Western isn’t playing around when it comes to game design as the university was named today among the top destinations in the world to study – and launch a career in – the popular discipline, according to The Princeton Review’s seventh annual rankings of the best undergraduate and graduate schools. Ranked the No. 44 undergraduate program in the world, Western was one of only three Canadian schools on the list and the only Ontario university.
“For students aspiring to work in game design, the 58 schools that made one or both of our 2016 lists offer extraordinary opportunities to learn and to hone one’s talents for a successful career in this burgeoning field,” said Robert Franek, The Princeton Review’s Senior VP-Publisher. “The faculties at these schools are outstanding. Their facilities are awesome. And their alumni include legions of the industry’s most prominent game designers, developers, artists, and entrepreneurs.”
The University of Utah captured the No. 1 spot on the undergraduate schools list (up from No. 2 in 2015). The University of Central Florida ranked No. 1 on the graduate schools list (also up from No. 2 last year). In Canada, only The Art Institute of Vancouver (Undergrad No. 6) and Vancouver Film School (Undergrad No. 14) joined Western on the list.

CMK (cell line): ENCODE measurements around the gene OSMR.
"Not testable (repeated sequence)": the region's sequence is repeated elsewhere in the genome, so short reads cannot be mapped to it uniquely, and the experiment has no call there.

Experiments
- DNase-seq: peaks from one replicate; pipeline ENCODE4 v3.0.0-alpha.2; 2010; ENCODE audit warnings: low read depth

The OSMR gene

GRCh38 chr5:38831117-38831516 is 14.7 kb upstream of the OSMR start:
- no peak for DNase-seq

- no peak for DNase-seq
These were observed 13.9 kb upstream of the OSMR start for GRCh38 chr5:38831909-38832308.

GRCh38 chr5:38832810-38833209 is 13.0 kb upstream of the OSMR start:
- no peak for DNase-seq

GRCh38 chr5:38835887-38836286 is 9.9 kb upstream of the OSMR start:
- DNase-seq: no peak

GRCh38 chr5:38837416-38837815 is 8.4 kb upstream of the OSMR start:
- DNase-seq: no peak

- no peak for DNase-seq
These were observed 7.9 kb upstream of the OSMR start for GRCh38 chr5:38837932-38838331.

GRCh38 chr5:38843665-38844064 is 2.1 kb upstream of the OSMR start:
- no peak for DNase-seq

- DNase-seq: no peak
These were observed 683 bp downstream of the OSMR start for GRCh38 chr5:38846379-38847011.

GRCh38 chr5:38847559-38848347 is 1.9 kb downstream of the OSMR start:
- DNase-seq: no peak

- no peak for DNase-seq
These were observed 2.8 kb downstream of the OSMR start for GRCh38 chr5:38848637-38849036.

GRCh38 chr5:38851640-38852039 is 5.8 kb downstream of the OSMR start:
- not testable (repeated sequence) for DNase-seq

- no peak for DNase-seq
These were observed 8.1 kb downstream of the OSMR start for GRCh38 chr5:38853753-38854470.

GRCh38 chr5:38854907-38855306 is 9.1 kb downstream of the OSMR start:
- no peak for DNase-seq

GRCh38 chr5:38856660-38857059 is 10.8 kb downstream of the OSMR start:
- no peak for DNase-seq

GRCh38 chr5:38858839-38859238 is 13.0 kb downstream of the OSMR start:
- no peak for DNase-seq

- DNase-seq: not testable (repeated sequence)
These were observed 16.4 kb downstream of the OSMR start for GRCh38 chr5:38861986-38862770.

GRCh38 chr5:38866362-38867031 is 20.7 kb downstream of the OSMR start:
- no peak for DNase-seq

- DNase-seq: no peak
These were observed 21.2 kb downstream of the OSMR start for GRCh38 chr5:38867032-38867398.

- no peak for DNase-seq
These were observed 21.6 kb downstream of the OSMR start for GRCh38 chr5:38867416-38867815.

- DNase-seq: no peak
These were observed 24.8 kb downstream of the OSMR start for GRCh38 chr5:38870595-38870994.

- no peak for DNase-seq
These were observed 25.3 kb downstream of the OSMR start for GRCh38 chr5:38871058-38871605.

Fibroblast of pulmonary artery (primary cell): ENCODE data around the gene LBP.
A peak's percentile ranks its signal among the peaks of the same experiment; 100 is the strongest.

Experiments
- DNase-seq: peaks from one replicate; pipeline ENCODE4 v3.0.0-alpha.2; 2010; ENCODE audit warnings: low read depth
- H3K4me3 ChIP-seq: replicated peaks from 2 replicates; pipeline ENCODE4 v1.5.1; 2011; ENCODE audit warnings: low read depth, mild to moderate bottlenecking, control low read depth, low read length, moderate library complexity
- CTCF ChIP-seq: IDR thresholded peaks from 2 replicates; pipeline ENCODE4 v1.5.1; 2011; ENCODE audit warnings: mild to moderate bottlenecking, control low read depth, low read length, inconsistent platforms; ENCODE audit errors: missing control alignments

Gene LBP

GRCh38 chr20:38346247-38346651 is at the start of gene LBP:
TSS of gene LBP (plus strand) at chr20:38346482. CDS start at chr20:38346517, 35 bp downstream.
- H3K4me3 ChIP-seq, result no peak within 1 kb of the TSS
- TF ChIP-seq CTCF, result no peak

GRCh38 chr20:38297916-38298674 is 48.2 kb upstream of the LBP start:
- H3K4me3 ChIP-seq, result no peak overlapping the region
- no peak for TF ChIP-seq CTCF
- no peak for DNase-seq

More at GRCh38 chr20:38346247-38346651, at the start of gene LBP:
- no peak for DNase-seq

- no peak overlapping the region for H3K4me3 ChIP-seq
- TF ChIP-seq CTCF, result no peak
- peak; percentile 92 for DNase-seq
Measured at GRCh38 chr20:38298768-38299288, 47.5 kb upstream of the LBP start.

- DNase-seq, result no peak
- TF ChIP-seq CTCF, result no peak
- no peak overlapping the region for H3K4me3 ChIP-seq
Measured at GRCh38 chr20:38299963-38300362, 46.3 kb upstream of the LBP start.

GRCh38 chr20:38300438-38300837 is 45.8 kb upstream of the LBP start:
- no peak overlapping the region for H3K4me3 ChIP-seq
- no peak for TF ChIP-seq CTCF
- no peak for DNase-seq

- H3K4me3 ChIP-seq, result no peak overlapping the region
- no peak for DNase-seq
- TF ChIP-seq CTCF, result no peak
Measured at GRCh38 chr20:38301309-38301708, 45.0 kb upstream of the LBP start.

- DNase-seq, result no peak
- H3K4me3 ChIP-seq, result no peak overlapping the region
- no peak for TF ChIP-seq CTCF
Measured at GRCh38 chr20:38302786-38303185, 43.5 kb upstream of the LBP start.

Princeton Review chose the schools based on its 2015 survey of 150 institutions in the United States, Canada and abroad offering game design degree programs or courses. The 40-question survey gathered data on everything from the schools’ academic offerings and lab facilities to their graduates’ starting salaries and career achievements. More than 40 data points in four areas (academics, faculty, technology, and career) were analyzed to tally the lists.
The Princeton Review has reported its game design program rankings annually since 2010. It has teamed up with PC Gamer as its reporting partner on this project since 2013. PC Gamer’ s May issue has a feature on the ranking lists that details the schools’ unique programs, prominent professors and alumni. The issue lands in subscriber mailboxes this week and on newsstands March 29.